Letter: 'No exit' is best interchange option

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To the editor:

With respect, this proposal for an interchange in the hill towns appears to me to be manifest Destiny posing as infrastructure improvements.

Westfield has a serious truck and traffic problem brought on by itself through poor planning. The effort to shift this problem, with its incumbent air, noise and congestion onto one of the last great places in Massachusetts, is something the study group has largely ignored. False, unsubstantiated narratives of pollution reductions and economic benefits only underscore the impression that the monied interests of the Westfield Chamber of Commerce and real estate speculators are driving this ham-fisted approach.

We have now a beautiful part of the Berkshires with abundant natural resources and landowners who have lived here for decades and generations protecting these values precisely from this kind of degradation. The feeder roads, that will inevitably follow the construction of an exit anywhere, will permanently scar this landscape at a cost of tens of millions of taxpayer dollars. This kind of forest fragmentation not only degrades the environment, but makes it less likely that the natural resources already at our disposal will be available to build a sustainable and durable economy.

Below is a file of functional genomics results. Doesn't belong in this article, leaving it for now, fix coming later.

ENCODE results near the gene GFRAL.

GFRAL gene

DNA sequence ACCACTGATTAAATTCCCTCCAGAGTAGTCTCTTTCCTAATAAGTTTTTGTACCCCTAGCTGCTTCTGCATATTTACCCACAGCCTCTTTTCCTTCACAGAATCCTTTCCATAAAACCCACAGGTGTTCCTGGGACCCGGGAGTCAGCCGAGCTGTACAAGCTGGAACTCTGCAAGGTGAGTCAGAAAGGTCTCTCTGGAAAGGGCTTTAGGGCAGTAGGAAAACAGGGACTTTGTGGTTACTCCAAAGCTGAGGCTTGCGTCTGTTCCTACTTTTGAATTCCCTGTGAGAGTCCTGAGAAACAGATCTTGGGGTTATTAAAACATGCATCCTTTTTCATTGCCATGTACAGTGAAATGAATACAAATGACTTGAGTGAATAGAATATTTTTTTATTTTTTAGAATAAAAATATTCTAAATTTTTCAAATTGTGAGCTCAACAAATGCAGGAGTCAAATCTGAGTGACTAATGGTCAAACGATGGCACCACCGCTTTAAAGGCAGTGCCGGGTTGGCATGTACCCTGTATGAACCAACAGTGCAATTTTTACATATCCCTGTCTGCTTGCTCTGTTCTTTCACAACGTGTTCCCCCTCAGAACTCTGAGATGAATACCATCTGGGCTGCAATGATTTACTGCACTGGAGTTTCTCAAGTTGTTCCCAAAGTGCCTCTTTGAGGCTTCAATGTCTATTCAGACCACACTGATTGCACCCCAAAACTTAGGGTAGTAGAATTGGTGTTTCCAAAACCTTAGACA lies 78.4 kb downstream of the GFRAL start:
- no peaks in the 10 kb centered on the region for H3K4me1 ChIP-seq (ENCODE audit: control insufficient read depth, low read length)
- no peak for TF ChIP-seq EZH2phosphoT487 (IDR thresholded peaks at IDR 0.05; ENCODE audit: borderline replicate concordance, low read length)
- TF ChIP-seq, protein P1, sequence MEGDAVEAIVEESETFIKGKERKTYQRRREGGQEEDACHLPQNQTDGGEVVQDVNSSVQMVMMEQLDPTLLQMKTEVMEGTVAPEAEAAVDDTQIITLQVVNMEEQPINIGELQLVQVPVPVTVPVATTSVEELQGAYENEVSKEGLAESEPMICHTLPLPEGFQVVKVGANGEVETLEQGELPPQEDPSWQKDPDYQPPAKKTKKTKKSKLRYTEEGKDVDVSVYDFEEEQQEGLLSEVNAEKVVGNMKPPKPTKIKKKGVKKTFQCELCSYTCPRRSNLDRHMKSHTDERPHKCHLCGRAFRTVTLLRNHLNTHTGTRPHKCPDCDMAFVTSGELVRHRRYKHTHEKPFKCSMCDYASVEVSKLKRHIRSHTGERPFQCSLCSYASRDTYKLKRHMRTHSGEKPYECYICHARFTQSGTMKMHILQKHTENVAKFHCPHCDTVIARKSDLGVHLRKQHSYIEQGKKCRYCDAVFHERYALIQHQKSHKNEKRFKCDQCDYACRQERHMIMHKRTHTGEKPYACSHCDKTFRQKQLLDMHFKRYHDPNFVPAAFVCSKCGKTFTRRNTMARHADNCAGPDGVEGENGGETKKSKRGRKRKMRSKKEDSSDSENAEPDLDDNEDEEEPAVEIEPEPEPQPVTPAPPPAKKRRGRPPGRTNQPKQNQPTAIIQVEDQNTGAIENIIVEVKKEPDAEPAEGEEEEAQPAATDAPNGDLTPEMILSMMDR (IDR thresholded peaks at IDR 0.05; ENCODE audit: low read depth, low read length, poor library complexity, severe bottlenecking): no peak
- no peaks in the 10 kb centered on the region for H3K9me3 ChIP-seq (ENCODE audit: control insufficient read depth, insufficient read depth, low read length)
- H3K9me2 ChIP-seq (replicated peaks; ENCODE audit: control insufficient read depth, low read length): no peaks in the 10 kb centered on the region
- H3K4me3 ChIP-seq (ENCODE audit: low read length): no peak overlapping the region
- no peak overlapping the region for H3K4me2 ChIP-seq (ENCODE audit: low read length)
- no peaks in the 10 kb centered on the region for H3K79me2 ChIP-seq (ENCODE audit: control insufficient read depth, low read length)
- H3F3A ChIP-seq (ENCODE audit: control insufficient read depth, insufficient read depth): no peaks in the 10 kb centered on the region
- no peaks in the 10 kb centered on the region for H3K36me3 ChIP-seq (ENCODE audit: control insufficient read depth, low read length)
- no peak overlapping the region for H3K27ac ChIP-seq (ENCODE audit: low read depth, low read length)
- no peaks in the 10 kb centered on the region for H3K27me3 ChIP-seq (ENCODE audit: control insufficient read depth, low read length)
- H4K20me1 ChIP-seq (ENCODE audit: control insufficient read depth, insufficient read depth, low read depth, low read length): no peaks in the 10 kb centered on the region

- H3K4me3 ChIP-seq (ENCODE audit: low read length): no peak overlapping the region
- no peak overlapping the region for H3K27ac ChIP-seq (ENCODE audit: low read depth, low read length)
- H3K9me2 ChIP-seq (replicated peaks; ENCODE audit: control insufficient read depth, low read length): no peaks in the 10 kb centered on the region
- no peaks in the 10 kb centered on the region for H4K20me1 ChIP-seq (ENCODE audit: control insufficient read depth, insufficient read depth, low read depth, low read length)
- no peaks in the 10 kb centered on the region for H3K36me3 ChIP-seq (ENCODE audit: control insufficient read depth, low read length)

Our elected representatives have a responsibility to advocate for those of us who have lived here and desire a modern day approach to infrastructure improvements. Commuter rail options, farming and forest based industries, including passive recreational opportunities are economies that are more in keeping with working toward a goal of supporting our existing communities. Our elected officials must also understand that our rural communities don't have the resources necessary to deal with the litter, the speeding traffic, and the crime that will inundate us should this exit be built in any of our towns.

The opportunity to protect and nourish our rural communities has never been greater, or more important. The study group has stated that "no exit" is an option. Promoting an exit in the hill towns does a disservice to those of us living here by ignoring our values and destroying a landscape that we have demonstrated a responsibility to protect and preserve.

Neil Toomey,




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